London Blockchain Conference: Insights on risk and regulation a major focus

A whole day of talks was dedicated to discussions on reducing risk and improving trust with blockchain.

Speakers addressed regulatory frameworks, risk, and the trust economy at the conference. In the wake of a number of crypto scandals and company collapses, industry insiders agreed regulation was very much needed to protect consumers trading in the crypto space.

Expert speakers from around the world explored various issues including regulatory frameworks for digital currency in Europe, the intersection of the trust economy and blockchain, leveraging blockchain for business continuity, and mitigating risk with cybersecurity solutions.

Opening the talks on day two, former governor of the European Central Bank Yves Mersch spoke on the recently enacted Markets in Crypto Assets (MiCA), DORA, and the potential for a UK central bank digital currency.

Risks and benefits

“We need to understand risks and benefits, drivers and mitigants of risk. For this we need proper data and to improve our reporting standards to assess risks for individuals as well as investors,” said Mersch.

He highlighted lending schemes with offers like 20x collateral. “We have seen in decentralised finance a high percentage of validators, which can potentially have a negative impact on security.” He also said public and private sector goals very much need to be configured and aligned, with a decision made on whether they are competitive or complementary.

Yves Mersch laying out the European context and advocating regulation Photo: Carmen Cracknell

Dr Agata Slater, Blockchain Strategy Consultant at IBM, delved into the trust economy and blockchain on a panel titled ‘Digital Asset Recovery – Freezing and seizing lost and stolen Digital Assets’. The discussion revolved around topics like establishing two-way trust based on reputation and digital identity to enable Peer2Peer (P2P) transactions and understanding evolving customer expectations and how to leverage your business.

Actor turned crypto skeptic Ben McKenzie was in attendance to promote his book Easy Money: Cryptocurrency, Casino Capitalism, and the Golden Age of Fraud. McKenzie is critical of celebrities who have chosen to endorse crypto, and believes prominent figures should be warning consumers off crypto, not, he said, shilling scam coins and tokens. He also testified at a US Senate hearing on FTX last year.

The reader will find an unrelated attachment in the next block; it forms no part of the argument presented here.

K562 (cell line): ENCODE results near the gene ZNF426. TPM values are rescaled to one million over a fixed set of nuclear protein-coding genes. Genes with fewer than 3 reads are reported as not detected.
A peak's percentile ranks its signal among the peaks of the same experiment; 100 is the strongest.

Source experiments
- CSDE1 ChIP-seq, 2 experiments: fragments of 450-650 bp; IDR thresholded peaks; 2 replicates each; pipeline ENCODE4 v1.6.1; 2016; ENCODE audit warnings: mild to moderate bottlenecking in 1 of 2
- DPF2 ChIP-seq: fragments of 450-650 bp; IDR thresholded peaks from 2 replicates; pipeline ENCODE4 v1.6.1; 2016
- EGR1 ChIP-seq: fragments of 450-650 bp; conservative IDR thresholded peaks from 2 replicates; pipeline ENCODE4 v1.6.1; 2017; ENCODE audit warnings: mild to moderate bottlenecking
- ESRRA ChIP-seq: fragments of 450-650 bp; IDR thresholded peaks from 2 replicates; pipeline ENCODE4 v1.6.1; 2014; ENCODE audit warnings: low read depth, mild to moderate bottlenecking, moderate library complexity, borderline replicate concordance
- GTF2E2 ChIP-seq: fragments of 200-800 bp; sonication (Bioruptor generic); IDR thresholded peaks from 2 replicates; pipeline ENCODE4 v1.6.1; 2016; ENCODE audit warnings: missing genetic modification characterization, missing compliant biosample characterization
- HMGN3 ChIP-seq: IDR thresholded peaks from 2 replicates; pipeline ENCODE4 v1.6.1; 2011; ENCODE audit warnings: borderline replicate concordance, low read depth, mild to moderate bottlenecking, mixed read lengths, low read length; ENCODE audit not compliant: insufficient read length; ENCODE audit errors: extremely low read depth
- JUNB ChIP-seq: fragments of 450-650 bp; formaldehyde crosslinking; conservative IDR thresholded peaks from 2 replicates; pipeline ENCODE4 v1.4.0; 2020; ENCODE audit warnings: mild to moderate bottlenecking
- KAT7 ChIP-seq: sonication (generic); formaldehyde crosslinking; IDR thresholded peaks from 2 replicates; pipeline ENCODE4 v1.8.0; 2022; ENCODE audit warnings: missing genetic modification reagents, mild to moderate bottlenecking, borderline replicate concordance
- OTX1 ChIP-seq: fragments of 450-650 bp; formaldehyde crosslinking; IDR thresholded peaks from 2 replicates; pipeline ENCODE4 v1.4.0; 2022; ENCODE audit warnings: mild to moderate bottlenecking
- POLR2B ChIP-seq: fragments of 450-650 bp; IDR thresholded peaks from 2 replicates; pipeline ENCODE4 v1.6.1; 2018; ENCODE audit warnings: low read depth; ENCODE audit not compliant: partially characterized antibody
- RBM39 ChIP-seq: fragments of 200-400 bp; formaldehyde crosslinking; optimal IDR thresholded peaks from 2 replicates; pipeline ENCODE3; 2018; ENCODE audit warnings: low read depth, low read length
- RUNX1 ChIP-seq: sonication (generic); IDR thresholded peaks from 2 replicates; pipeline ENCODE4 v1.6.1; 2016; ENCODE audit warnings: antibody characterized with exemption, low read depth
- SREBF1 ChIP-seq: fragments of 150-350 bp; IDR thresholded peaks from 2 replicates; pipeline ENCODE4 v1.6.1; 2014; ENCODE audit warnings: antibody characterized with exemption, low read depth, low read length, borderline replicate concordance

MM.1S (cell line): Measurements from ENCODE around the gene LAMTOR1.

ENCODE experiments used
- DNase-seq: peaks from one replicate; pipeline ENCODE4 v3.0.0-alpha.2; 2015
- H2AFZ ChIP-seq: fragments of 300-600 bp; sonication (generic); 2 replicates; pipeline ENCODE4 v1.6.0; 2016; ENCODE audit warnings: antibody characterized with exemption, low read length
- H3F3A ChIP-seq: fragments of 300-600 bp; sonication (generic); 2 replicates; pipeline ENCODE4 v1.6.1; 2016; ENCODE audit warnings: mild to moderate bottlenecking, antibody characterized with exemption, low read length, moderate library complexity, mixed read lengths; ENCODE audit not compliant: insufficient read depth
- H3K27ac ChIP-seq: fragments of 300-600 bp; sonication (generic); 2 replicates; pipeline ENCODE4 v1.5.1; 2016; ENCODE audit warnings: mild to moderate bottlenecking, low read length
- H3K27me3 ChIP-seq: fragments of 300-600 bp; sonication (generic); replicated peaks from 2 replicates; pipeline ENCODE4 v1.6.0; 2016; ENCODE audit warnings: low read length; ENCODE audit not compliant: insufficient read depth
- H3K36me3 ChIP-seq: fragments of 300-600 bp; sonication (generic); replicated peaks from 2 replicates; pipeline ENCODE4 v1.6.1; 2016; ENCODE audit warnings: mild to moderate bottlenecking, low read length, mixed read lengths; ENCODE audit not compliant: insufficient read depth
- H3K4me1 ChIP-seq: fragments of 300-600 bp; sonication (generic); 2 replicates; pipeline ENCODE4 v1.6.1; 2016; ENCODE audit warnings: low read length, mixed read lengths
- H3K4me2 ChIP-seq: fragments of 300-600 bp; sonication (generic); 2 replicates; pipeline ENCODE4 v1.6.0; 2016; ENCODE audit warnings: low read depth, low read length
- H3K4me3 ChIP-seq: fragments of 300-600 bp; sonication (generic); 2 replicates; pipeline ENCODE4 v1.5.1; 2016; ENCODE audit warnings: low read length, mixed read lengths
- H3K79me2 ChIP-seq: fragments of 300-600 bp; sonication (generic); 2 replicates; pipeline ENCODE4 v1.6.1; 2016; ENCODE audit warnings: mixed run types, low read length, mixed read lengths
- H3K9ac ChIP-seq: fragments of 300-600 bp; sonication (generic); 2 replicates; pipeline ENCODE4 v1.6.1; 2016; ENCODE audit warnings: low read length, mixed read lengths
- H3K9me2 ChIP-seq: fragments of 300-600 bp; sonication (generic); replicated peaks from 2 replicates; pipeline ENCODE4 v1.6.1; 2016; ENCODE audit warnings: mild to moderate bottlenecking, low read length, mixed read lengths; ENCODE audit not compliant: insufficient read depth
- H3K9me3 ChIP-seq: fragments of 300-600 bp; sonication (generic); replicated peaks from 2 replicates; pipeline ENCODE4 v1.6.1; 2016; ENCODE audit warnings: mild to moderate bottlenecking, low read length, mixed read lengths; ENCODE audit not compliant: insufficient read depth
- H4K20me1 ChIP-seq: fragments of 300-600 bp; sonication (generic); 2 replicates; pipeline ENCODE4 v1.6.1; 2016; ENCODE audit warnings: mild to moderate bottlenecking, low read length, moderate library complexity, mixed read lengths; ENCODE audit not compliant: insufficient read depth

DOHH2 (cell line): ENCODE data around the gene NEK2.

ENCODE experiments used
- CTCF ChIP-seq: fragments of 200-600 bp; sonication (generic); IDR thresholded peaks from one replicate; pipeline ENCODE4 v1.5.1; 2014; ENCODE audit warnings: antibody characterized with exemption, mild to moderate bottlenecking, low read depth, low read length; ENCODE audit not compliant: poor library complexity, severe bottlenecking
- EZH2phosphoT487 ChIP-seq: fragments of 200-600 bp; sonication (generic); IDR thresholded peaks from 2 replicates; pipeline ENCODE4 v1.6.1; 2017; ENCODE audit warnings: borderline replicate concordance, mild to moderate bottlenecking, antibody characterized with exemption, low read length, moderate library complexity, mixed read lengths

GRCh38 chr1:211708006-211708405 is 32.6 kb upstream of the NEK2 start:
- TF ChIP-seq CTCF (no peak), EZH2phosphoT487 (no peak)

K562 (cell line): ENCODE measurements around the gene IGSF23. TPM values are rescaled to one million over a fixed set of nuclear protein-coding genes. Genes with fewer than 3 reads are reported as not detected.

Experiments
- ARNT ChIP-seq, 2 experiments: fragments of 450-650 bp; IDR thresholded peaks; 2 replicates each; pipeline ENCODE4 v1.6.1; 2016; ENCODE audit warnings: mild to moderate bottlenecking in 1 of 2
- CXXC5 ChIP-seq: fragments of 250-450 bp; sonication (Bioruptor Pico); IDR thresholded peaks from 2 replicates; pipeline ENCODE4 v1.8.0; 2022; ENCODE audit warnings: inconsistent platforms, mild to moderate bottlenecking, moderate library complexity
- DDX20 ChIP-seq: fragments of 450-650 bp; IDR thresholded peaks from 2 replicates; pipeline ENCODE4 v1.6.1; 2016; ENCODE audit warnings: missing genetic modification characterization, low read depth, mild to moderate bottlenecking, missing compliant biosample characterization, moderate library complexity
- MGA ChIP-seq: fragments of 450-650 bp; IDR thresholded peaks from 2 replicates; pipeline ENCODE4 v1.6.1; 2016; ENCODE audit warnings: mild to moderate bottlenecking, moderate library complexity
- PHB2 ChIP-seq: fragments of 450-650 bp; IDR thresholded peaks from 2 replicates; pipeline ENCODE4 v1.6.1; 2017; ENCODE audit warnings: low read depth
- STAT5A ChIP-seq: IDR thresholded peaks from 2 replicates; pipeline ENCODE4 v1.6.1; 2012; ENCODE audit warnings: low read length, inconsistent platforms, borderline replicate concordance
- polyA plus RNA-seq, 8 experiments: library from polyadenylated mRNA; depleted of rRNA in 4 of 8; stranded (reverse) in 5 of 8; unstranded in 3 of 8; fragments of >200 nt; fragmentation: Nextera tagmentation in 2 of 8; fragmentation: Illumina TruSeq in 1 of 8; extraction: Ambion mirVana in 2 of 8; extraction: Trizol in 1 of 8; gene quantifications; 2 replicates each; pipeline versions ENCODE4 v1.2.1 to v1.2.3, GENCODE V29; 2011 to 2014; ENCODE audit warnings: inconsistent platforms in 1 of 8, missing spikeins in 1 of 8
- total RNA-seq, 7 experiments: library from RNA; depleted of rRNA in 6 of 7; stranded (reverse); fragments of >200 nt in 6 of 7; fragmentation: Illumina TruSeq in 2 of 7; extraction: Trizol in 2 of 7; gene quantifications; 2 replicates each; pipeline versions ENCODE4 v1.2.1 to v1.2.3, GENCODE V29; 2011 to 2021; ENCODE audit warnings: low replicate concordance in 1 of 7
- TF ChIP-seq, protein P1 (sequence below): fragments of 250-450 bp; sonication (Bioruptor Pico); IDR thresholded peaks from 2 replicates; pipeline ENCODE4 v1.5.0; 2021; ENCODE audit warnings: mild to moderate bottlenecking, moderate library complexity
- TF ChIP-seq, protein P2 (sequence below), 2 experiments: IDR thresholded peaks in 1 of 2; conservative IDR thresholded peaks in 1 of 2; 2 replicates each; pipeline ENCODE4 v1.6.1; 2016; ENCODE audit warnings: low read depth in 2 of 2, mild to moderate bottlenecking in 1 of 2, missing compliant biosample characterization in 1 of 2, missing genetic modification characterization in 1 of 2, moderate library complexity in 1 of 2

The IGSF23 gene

Several speakers highlighted the different regulatory approaches in the US, UK, and Europe.

“The US is the only country in the world that separates its securities regulation from its commodities regulation. This creates perverse incentives.”

Ben McKenzie, actor and crypto skeptic

“The US is the only country in the world that separates its securities regulation from its commodities regulation. This creates perverse incentives, firstly a gray area. Bitcoin’s classification as a commodity is somewhat random and allows a lot of people to come in and commit fraud. That is a massive issue that has to be addressed,” McKenzie, previously known for his role in the hit show The OC, said. “Sam [Bankman Fried] had given so much money to other parties, which had essentially stopped regulators from doing anything.”

Ben McKenzie speaking about crypto fraud Photo: London Blockchain Conference

“The ‘get rich quick’ scheme is the oldest trick in the book. While the solution may be challenging due to engrained political solutions, establishing an oversight body is imperative. We must closely monitor the development of blockchain and eagerly anticipate its future progress. It’s important to recognize that blockchain is an underlying technology predating cryptocurrency,” he added.

Meanwhile a panel focussed on the recovery of seized and stolen assets discussed the paradox of regulating an asset that by its nature should remain decentralized. Speakers discussed the application of the law to Bitcoin and how Bitcoin can support legal enforcement efforts.  

Panel discussing how to recover lost assets Photo: Carmen Cracknell

Dr Craig Wright, Chief Science Officer at nChain, delivered another insightful session on ‘Unlocking Privacy and Compliance: Adopting a Time-Managed Redactable Signature System’. He shed light on solving the challenge of balancing transparency and privacy in governments and corporations and how the blockchain infrastructure provides benefits such as immutability, decentralization, and transparency.

The UK continues to be a leading force in the world of blockchain, solidifying its position as a top blockchain incubator and company powerhouse. The UK’s ecosystem and openness to innovation has positioned it at the forefront of blockchain technology.

The London Blockchain Conference took place from May 31 to June 2.